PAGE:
It matters the most how much of quality time we spend with our teens. It’s not about being there the whole day but, how we devote all of that in being there with and for the child, within the time we allocate for them.

Boredom: The father of creativity:

Leaving children free of structured activities and allowing them to get bored is essential because from that, will spring the fountain of creativity. They will start exploring possibilities and will engage in activities like reading, drawing, writing, enacting and so on to curb their boredom.

Never run a child’s life:

As well-meaning parents sometimes it is taken for granted that we are most qualified to make the best decisions for the child. But each child is unique and parents need to identify the innate qualities of the child and bring that to the forefront rather than trying to fulfill their ambitions through their offspring. Key to that is never trying to enforce our personalities onto the child.

“Kids are like flowing water; they will find their course.” – Dr. Avani

Tough times bring tough people:

As a parent, one is faced with taking tough stances. When they had to take a call on the choice of the school, they had to decide between a reputed old school or a school which would focus on their child’s overall development. They took a choice and there has been no looking back with the school playing an enormous role in shaping up Vishwesh’s personality.

Another instance was forgoing a school trip due to a raging fever. As any parent can identify with these situations “Do I do the right thing or do I give in to my child’s happiness?” Eventually it’s the matter of doing the right thing and explaining it to your child that health trumps all.

Academics- a boon or a bane:

If education is measured on the yardstick of grades only, then it is going to lead to co-curricular activities being driven away. Whereas, if co-curricular activities are part and parcel of the child’s upbringing they learn values from the activities they are a part of.  Children learn to be disciplined, focused, moving with self-confidence and much more. The skills they learn will eventually help them in their academics too.

Being a Motivational mother:

When Vishwesh went through tough times or when he was overwhelmed she was just there for him. She patiently taught him the power of letting go. She used the distraction technique to help take his mind away from the problem and when completely rested and happy he could tackle his problems again. She ensured he knew that he was bigger than the obstacle.  She reminded him of instances he had overcome difficult situations in the past to restore his self-confidence.

Gadgets – The new age toys:

It’s not enough to just tell kids to stay off gadgets. You need to provide them with viable alternatives to occupy their time. Think of creative ways of spending time together. Think of ways of keeping the child mentally stimulated. Automatically when the child is engaged in activities that interest and challenge him, he is going to stay away from gadgets. From playing games, to watching movies, listening to music, cycling or gardening; parents are the best judges of their children’s interests.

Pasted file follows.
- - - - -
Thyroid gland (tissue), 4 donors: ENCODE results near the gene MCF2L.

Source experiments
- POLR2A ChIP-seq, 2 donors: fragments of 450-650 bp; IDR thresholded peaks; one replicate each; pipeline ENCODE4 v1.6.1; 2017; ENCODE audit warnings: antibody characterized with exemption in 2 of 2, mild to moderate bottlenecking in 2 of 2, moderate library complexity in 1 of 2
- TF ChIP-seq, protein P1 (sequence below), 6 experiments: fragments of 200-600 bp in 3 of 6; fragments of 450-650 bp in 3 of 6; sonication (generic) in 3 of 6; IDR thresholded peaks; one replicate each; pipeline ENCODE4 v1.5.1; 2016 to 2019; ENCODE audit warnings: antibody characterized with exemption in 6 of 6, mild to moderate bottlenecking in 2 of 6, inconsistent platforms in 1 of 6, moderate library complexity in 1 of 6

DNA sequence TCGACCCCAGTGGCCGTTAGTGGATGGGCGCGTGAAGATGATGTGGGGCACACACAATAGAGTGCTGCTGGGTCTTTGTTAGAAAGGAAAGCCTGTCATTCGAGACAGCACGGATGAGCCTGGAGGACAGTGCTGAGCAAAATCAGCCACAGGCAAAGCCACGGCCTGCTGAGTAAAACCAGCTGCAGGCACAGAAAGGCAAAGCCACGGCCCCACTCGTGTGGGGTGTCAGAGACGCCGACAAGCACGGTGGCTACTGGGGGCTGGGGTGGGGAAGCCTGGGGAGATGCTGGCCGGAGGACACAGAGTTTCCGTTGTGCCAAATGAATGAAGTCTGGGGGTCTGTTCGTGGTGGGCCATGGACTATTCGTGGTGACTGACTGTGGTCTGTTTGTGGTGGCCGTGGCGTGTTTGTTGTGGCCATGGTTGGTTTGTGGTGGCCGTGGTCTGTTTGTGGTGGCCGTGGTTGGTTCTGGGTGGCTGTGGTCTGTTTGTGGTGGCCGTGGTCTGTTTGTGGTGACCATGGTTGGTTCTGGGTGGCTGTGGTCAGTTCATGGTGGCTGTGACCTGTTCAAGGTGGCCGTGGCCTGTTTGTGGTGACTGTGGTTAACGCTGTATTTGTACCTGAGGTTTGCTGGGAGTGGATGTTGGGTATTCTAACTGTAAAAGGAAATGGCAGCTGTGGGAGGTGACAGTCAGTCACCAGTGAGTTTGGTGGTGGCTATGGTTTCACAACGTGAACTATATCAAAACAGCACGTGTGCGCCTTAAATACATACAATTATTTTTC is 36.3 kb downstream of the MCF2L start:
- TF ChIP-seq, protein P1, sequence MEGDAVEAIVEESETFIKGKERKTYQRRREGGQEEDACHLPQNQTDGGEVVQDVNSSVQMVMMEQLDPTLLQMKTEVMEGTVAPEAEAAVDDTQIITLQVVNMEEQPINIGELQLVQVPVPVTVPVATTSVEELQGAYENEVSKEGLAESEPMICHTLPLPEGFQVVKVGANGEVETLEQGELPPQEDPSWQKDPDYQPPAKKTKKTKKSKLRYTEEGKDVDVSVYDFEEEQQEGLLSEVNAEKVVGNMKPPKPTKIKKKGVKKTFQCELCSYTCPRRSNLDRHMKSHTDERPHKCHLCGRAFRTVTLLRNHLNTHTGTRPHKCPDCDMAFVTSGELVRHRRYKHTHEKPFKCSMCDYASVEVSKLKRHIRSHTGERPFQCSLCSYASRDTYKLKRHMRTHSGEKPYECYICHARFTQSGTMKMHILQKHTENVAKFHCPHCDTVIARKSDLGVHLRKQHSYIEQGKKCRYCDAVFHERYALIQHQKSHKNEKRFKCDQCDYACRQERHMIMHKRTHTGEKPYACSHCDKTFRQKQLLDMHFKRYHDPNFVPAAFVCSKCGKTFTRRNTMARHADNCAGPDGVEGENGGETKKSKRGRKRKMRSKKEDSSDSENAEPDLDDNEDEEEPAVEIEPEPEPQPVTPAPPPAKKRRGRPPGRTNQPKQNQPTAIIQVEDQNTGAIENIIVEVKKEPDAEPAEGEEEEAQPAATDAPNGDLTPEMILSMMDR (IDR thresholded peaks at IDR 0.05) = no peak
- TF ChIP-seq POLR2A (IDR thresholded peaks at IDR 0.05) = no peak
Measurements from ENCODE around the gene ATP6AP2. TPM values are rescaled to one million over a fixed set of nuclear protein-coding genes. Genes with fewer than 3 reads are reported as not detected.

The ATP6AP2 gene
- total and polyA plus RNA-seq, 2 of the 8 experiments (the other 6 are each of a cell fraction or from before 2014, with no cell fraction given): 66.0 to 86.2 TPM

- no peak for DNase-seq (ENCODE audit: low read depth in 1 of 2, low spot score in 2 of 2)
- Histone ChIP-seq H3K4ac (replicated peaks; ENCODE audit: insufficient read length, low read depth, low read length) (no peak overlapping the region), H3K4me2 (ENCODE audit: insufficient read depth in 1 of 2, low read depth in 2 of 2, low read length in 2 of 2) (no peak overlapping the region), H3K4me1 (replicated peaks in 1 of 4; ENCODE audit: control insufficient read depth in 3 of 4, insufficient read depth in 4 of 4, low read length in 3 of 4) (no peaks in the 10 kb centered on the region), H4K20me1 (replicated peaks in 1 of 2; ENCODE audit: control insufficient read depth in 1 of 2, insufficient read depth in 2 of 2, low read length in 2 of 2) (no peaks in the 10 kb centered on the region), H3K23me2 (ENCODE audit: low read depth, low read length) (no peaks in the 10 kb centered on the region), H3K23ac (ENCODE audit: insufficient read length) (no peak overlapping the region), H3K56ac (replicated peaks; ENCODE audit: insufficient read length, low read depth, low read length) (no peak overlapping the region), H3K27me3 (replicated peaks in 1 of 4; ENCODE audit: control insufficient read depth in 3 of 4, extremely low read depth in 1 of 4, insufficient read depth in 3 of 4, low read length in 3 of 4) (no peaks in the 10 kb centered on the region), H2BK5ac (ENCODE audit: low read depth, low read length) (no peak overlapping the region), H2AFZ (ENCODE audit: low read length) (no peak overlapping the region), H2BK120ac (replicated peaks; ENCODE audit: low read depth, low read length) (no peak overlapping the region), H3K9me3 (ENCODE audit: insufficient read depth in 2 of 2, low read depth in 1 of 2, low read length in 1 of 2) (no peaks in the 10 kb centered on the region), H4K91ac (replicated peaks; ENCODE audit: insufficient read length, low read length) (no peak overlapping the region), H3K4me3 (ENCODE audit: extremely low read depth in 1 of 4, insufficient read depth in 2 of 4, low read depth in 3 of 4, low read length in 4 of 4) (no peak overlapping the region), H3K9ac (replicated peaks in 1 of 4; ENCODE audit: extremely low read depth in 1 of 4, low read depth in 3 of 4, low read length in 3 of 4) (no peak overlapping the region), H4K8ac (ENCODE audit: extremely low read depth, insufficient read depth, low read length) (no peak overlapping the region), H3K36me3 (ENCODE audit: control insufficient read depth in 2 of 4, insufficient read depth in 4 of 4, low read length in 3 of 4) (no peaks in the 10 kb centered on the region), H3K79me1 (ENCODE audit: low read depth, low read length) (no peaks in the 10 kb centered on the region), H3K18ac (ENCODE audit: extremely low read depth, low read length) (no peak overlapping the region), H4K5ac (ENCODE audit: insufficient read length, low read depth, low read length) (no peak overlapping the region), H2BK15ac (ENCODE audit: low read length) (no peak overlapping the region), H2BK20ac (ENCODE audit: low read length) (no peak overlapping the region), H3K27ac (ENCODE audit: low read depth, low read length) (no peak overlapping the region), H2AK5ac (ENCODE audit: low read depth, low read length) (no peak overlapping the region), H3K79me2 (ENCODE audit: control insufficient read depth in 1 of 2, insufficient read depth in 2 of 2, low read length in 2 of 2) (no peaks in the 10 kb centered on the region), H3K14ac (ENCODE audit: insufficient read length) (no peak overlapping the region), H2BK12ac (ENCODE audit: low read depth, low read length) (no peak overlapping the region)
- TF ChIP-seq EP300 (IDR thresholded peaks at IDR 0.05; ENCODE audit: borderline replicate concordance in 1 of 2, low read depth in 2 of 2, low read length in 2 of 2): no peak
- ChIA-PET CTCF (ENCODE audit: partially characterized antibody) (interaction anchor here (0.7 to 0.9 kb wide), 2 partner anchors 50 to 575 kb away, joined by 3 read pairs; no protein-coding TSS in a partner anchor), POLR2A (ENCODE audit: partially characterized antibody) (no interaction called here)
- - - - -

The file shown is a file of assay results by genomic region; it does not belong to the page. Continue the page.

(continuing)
Let go of your rigid ideas and the concept of trying to imprint your thoughts on children. Teens have well-defined ideas on who they are and what they want to do. So as parents, we need to step back for teens to find their way.

Listen without being judgmental.

Find out what is the new normal. What may be interesting or acceptable to you doesn’t necessarily have to align with your teen’s interest.

Know what your values are and as long as the teen doesn’t disregard them, give them the leeway to make their own choices.

Create your own list of priorities and see what can be worked out together to ensure harmony.

Figure out a way to make your own goals (health, education, etc.) the child’s goals so that they want to succeed for themselves rather than doing it because it’s thrusted upon them.

Nudge them in a subtle way and show them the benefits of doing things they love and making a success of it.


Live your life weighing the benefits.

It’s your choices that make or break you. So be wise.

If you take a call to do something, stay committed to it.

Even if things seem uphill, persist on seeing the big picture and focus on achieving your goals.

It’s your life. You need to get your priorities right.

“Kids are very smart. You show them what’s good for them

and they latch on to it.”

– Dr Avani


Listen to your kids patiently without being reactive or judgemental.

Avoid lecturing them.

Explain things from their perspective.

What worked for you, may not necessarily work for them.

-Danusha C

Parent & Career Advisor